Richmond Valley sets sights on becoming an exciting agri-food hub

RICHMOND Valley farmers, producers and rural land owners are invited to learn more about ways they can diversify and develop the potential of their farm businesses at the Richmond Valley Made Paddock to Plate Field Day on Wednesday 24 February from 9.30am to 1.30pm.

At the field day, to be held in the Casino Community Centre, business owners will discover opportunities on farm and beyond the farm gate and learn from the experiences of local producers on the path to developing their businesses. Topics will include:

  • exploring options for leveraging farm assets and/or current production
  • investigating ideas for diversification or value adding
  • developing new pathways to market
  • potential for tapping into the visitor economy.

Field Day participants will also be able to apply for a six-month business development program.

Commissioned by Richmond Valley Council, as part of the Australian Government Drought Communities Program, the Richmond Valley Made Paddock to Plate initiative will be delivered by agritourism and agribusiness specialists Regionality and will include a series of six full-day workshops, designed to support farmers and food producers to develop their business concepts.

Richmond Valley Council believes the region has enormous potential to build on its strengths and to develop an exciting agri-food economy.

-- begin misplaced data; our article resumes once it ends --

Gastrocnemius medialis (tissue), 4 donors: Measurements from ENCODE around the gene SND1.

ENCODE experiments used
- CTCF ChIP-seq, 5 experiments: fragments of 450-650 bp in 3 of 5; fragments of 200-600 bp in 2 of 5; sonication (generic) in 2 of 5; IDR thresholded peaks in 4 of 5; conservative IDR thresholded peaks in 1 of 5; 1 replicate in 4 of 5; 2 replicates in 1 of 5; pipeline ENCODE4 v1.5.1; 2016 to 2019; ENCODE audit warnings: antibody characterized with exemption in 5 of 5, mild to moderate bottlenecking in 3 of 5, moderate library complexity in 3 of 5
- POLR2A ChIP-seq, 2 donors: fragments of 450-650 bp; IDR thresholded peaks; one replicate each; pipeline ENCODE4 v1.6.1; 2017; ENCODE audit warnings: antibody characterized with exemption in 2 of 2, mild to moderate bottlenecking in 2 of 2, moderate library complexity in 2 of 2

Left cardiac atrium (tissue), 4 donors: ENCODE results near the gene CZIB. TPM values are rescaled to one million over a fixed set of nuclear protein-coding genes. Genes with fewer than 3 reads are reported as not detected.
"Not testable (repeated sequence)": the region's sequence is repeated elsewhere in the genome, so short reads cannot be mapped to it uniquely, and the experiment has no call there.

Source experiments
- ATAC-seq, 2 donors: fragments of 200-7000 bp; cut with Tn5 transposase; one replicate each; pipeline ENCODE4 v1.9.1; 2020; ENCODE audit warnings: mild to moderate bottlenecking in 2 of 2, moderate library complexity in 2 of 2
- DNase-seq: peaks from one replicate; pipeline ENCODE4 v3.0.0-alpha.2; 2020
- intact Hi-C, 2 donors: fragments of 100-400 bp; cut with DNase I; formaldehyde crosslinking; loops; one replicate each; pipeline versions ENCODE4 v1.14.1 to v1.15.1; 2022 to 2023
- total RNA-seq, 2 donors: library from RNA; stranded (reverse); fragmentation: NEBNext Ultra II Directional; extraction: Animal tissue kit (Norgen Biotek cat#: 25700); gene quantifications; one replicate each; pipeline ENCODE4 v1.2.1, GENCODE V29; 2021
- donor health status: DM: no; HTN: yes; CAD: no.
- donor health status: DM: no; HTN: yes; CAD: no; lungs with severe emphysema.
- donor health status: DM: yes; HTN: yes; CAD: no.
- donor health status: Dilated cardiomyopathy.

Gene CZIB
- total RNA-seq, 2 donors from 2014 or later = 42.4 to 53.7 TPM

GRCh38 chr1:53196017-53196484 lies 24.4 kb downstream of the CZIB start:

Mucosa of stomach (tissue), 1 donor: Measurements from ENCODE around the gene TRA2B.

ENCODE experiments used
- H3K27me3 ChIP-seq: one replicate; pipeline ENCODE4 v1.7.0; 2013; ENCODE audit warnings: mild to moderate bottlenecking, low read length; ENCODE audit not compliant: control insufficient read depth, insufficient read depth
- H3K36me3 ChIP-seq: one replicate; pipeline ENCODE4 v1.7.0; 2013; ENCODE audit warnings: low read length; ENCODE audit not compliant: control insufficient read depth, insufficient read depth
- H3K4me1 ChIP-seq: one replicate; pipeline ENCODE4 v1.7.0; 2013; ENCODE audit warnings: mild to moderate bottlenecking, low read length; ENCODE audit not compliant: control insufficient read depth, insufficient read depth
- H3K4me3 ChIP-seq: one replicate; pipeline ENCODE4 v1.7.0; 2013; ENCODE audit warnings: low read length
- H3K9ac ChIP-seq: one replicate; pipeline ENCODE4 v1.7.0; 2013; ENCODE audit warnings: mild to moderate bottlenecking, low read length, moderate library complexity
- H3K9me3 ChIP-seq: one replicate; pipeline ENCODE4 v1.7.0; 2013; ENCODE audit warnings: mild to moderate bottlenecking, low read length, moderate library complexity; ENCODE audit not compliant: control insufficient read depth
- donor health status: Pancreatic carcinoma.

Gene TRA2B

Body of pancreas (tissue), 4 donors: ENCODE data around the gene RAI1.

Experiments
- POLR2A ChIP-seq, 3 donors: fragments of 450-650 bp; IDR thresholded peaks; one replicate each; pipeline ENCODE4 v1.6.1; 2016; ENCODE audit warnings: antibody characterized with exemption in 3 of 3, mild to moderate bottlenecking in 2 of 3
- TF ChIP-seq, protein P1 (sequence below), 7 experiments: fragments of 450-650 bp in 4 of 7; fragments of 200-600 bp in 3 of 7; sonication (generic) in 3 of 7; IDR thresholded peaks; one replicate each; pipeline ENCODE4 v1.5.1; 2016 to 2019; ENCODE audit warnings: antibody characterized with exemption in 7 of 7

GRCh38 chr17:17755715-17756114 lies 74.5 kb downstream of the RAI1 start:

Council’s General Manager Vaughan Macdonald said the Richmond Valley was known for its rich agricultural heritage, and with multiple food producers and farmers living and working in the area, it was evident agritourism was an untapped market.

Mr Macdonald said the creation of new agritourism experiences could well see visitation increase in areas of the Valley which generally had low visitor numbers.

He said the Richmond Valley Made Paddock to Plate would provide the opportunity to showcase the vast array of produce grown in the region by local farmers and food producers.

“Event and recreation agritourism are fast becoming popular among travellers and the Richmond Valley has a number of established agritourism-based events such as Beef Week, Primex, and the newly founded Hooked on Evans,” Mr Macdonald said.

“The overall aim of the Richmond Valley Made Paddock-to-Plate Collaborative is to create a new experience while at the same time develop regional prosperity and opportunity by supporting the agriculture, food and tourism sectors.”

Regionality managing director Rose Wright said the Agritourism/Agribusiness Development Program was an opportunity to investigate possibilities to diversify or innovate existing farm businesses, with the potential to provide an alternative or additional income stream or succession planning opportunity to keep family members on the land.

“Richmond Valley has a long agricultural heritage, however, it also has untapped potential to innovate, creating new opportunities for high-value agricultural and value-added food and fibre products,” Ms Wright said.

Ms Wright said there were many opportunities to create high-value agricultural and food products through diversification or creating layers of value by developing a branded product and creating new pathways to market, or directly to the consumer.

“There are so many options and alternatives; the Agritourism/Agribusiness Development Program will help the region and individual farmers to innovate and become more resilient in an ever changing world,” she said.

Farmer and food entrepreneurs interested in being part of an agri-food cluster and being supported through the Agritourism/Agribusiness Development Program are invited to register for the field day on Wednesday 24 February at Attendance is free and refreshments will be provided.

For further information on the field day and development program, please contact Regionality on 0437 249 345 or email

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